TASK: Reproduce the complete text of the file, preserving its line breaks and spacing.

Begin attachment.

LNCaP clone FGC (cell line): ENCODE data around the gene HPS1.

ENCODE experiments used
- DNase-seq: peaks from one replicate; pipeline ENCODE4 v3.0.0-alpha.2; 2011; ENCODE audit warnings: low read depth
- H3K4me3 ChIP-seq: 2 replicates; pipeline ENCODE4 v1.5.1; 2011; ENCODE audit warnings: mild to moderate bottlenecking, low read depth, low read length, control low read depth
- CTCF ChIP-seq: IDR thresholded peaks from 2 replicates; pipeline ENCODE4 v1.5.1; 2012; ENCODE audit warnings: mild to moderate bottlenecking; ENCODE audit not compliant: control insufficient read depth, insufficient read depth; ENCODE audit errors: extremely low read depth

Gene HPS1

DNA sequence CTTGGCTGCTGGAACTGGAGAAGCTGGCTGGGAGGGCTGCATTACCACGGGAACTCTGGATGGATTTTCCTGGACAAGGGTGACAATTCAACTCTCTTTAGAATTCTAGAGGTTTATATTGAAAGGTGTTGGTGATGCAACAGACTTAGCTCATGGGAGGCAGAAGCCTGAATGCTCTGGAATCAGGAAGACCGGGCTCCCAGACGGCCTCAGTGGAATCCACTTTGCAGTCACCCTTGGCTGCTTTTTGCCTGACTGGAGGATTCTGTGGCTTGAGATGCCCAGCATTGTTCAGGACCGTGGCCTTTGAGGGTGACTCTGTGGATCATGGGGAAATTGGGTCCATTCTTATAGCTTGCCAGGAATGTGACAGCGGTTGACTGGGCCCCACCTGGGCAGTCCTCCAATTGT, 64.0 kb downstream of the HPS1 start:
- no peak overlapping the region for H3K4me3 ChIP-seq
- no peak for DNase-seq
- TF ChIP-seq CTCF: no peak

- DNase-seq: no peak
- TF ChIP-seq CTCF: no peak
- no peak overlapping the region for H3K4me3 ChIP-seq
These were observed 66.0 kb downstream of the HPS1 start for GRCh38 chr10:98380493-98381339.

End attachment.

LNCaP clone FGC (cell line): ENCODE data around the gene HPS1.

ENCODE experiments used
- DNase-seq: peaks from one replicate; pipeline ENCODE4 v3.0.0-alpha.2; 2011; ENCODE audit warnings: low read depth
- H3K4me3 ChIP-seq: 2 replicates; pipeline ENCODE4 v1.5.1; 2011; ENCODE audit warnings: mild to moderate bottlenecking, low read depth, low read length, control low read depth
- CTCF ChIP-seq: IDR thresholded peaks from 2 replicates; pipeline ENCODE4 v1.5.1; 2012; ENCODE audit warnings: mild to moderate bottlenecking; ENCODE audit not compliant: control insufficient read depth, insufficient read depth; ENCODE audit errors: extremely low read depth

Gene HPS1

DNA sequence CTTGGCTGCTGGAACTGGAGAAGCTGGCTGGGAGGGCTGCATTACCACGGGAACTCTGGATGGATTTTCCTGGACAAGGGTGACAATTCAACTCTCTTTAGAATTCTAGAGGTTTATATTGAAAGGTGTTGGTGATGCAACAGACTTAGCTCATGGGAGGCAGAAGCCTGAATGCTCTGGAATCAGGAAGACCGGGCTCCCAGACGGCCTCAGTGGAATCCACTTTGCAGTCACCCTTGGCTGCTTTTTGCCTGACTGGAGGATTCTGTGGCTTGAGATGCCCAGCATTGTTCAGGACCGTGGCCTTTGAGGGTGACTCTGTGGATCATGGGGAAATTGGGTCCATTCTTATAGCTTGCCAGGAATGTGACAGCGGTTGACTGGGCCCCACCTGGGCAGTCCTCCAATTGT, 64.0 kb downstream of the HPS1 start:
- no peak overlapping the region for H3K4me3 ChIP-seq
- no peak for DNase-seq
- TF ChIP-seq CTCF: no peak

- DNase-seq: no peak
- TF ChIP-seq CTCF: no peak
- no peak overlapping the region for H3K4me3 ChIP-seq
These were observed 66.0 kb downstream of the HPS1 start for GRCh38 chr10:98380493-98381339.